7. Data Volumes

Kubernetes volumes enable containers to share data within the same pod. Their volumes are created and removed together with the pod they are enclosed in. However, if you want, you can take support from any external data volume managers to transfer data between pods.

Docker Swarm volumes can be shared within one or more containers. They can be created either separately or together with containers and can be transferred between multiple containers. They have a longer life because they persist even if their respective container is deleted. To create global volumes, the Docker engine requires volume plugins.

8. Updates and Rollbacks

Kubernetes time-to-time makes progressive updates and service health monitoring. This helps in retaining the availability throughout the update process making changes to one pod at a time and preventing a service shortage.

Scheduling to maintain services while updating, Docker Swarm uses the scheduler. Further, you can also execute the updates in stages preventing service outages and allowing rollback if something goes wrong.

Docker vs Kubernetes: Head-To-Head Comparison Table

Metrics Kubernetes Docker
Scaling Auto-scaling option but slower than Docker Swarm. No autoscaling and comparatively faster.
Installation Quite complex and takes more time. Provides an easy and fast installation process.
Load Balancing Users will have the option to manually configure the load balancing settings. Provides an option for automatic load-balancing.
Node Support Supports up to 5,000 nodes. Supports up to 2,000 nodes.
Container Limit The maximum limit is 300,000 containers. Compatible with a maximum of 95,000 containers.
Fault tolerance Good fault tolerance. Comparatively better fault tolerance.
Developed by Google Docker Inc.
Volume sharing Allows you to share between multiple containers in the same pod. Enables sharing storage volumes with any other container.
Customization More comprehensive and highly customizable. Less extensive and customizable.

Kubernetes and Docker: Let’s Choose Both

So far, we have concluded that the right way to think about these technologies is not “Kubernetes v/s Docker” but rather “Kubernetes and Docker”. They both are designed well to complement each other to orchestrate software applications. Over the years, both technologies have embraced each other and have integration distributions as well.

Kubernetes helps with networking, load-balancing, security, and scaling across the nodes which run Docker containers. It is also embedded with isolation mechanisms like namespaces which allow you to group container resources.

Therefore, it automates the processes and after combining with containers, it enables a baseline of microservices architecture that promotes fast delivery and scalable orchestration. In simple words, the pairing of Docker with Kubernetes will help you:

  • Make applications more scalable, easy to manage load and traffic, and provide a better user experience. You can simply add more containers and nodes to your Kubernetes cluster.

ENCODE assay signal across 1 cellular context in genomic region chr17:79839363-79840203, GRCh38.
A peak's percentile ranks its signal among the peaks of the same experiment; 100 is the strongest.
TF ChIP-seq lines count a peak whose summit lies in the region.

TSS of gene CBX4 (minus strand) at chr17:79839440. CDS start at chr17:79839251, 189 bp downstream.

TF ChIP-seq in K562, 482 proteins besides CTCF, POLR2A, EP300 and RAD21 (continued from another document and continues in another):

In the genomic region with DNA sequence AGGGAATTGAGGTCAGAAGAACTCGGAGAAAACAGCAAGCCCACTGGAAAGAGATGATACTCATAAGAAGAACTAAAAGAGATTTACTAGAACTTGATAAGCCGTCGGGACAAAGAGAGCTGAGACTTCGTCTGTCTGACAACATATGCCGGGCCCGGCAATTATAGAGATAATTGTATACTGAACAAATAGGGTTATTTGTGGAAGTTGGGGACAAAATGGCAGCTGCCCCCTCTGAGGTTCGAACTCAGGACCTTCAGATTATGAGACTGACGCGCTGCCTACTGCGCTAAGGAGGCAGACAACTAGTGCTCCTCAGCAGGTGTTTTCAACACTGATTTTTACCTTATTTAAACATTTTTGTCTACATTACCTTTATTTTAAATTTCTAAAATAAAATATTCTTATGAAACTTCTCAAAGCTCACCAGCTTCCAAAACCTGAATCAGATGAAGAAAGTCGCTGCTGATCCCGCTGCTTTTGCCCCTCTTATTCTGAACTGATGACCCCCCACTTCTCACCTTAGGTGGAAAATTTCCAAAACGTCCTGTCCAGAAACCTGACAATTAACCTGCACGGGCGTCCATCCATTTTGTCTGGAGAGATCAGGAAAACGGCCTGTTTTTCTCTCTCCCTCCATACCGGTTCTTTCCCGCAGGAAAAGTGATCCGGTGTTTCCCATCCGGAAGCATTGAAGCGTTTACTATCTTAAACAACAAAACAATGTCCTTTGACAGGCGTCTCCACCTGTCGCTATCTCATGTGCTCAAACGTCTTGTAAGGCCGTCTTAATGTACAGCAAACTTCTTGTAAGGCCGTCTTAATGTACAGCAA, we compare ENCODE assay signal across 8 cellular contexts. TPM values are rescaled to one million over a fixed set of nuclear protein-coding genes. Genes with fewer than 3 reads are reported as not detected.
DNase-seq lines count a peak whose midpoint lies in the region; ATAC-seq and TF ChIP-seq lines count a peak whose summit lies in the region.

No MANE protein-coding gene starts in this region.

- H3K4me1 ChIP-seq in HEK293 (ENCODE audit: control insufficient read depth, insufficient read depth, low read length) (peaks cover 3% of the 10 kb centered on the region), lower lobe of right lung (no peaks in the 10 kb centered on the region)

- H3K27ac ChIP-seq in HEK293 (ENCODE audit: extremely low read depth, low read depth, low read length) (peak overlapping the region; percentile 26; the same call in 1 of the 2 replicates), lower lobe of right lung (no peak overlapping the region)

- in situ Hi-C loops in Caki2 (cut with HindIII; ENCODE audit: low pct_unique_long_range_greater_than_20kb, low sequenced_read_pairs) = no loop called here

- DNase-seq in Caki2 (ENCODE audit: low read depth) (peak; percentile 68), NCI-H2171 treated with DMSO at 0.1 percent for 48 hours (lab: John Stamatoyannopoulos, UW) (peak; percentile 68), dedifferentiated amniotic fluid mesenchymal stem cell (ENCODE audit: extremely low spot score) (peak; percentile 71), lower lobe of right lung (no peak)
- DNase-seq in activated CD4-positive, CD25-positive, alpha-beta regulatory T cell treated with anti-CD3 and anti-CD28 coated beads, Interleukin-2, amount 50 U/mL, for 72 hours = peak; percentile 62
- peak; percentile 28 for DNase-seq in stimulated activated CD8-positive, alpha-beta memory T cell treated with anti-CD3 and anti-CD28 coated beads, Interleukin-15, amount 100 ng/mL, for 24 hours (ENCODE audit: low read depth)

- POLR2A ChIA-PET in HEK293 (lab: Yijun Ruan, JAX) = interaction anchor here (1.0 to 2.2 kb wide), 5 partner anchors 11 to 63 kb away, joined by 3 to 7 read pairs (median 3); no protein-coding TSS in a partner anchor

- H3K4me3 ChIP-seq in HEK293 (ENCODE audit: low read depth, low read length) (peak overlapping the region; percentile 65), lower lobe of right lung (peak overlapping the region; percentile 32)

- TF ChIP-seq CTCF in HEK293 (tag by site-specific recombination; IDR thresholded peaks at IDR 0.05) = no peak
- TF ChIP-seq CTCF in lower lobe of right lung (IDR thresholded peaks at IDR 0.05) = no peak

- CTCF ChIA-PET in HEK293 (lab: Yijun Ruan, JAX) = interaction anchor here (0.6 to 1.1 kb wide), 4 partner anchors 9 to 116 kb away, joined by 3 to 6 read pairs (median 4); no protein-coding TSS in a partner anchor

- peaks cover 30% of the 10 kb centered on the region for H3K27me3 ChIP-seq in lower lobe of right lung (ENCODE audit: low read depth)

• Achieve robust infrastructure and better functionality for the apps. It will help apps to remain online even with faulty nodes seamlessly.

Docker will allow you to build and run containers easily on a Kubernetes cluster, but Kubernetes itself is not a complete solution. Therefore, you have to take the help of additional tools and services to manage security, governance, identity, and access along with continuous integration and deployment.


Hopefully, the blog must have helped you develop a clear picture of Kubernetes and Docker and how the two can be used to draw out better results. Also, you must have better understood the difference between Kubernetes and Docker Swarm.

The bottom line is that both Docker and Kubernetes are industry standards in their respective core areas. Together, they provide a better solution for container management, deployment, and orchestration at scale.

Still in doubt? Let us know in the comments section. We will be more than happy to resolve them.

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Frequently Asked Questions

1. Should I learn Docker or Kubernetes first?

It is recommended to begin with Docker first. Docker and Kubernetes are two different tools. Docker is used by developers to build, ship, and deploy containers. On the other hand, Kubernetes is used for container cluster management.

2. What is replacing Docker?

As of now, there is no other replacement for Docker. Docker is still preferred by developers as a development tool.

3. Is Kubernetes stopping Docker support?

Roughly two years after the announcement in December 2020, Docker was completely removed from Kubernetes. Now, Kubernetes is a container orchestrator. It is used to pull in container images, start them, stop them, move them around from broken servers to healthy servers, and so on.

4. Who are the competitors of Docker?

The competitors of Docker are Podman, LXD, BuildKit, RunC, Kaniko, Containers, Buidah, and many others.

5. Who is Docker owned by?

Scott Johnston (CEO) is the current owner of Docker since 2019. The founder of Docker was Solomon Hykes.

6. What is Docker in simple words?

Docker is an open-source containerization platform that is used by developers to build, deploy, and manage containerized applications.